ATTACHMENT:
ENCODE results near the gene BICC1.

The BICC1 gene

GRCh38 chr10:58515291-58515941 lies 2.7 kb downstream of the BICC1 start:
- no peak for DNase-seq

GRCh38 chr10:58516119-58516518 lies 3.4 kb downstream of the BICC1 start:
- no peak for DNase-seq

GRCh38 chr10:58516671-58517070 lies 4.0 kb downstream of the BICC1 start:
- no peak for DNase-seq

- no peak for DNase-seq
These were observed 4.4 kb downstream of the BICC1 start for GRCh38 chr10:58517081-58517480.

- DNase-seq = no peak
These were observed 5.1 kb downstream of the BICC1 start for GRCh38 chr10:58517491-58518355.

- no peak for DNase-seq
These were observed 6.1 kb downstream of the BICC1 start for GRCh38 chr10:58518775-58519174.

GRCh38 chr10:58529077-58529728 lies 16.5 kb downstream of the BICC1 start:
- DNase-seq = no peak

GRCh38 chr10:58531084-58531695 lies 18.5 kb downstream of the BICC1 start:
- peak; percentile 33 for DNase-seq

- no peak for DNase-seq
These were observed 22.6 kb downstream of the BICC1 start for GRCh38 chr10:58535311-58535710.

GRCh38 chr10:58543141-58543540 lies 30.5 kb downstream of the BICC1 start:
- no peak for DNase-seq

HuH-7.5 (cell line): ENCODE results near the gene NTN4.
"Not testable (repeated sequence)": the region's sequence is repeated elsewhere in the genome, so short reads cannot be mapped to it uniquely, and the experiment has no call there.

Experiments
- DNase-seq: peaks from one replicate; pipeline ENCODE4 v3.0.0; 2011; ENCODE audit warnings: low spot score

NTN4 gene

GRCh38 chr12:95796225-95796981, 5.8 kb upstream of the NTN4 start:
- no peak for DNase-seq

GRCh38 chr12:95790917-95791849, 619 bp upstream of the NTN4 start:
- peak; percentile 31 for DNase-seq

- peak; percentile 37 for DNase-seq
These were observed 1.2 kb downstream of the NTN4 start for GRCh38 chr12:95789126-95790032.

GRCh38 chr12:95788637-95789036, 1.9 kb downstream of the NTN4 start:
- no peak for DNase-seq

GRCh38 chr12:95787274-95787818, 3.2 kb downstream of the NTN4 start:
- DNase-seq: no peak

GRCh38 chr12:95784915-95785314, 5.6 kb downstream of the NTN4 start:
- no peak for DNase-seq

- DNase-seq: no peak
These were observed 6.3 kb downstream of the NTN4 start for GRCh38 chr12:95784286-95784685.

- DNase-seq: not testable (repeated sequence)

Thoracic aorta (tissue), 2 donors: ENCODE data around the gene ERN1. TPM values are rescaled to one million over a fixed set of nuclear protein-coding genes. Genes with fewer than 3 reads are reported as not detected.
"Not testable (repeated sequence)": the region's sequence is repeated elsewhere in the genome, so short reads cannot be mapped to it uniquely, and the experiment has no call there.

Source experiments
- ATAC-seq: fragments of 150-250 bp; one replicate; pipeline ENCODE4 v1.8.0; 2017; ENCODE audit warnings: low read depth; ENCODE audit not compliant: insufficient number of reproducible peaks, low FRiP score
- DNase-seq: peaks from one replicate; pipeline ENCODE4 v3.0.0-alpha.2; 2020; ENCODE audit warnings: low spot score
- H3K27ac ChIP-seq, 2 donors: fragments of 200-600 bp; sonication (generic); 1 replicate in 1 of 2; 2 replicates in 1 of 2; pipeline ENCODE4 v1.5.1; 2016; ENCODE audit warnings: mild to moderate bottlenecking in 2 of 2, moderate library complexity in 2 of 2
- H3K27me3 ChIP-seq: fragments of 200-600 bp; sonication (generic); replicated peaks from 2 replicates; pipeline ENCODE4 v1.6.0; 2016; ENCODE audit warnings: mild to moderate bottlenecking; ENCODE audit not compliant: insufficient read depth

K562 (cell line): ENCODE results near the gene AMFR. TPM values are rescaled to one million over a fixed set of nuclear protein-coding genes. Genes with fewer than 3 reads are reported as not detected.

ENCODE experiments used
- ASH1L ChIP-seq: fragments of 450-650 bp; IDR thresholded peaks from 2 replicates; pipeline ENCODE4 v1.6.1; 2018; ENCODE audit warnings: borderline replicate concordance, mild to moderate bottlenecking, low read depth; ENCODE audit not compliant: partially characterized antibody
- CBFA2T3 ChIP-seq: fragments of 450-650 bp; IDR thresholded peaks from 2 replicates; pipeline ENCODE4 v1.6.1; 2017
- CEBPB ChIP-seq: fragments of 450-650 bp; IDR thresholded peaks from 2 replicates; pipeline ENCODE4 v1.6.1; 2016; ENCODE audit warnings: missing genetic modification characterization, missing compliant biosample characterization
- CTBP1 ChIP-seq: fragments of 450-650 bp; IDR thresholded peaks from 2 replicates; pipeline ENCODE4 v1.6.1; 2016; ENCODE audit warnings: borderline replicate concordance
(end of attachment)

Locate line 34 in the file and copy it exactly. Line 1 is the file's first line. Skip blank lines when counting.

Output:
GRCh38 chr12:95788637-95789036, 1.9 kb downstream of the NTN4 start: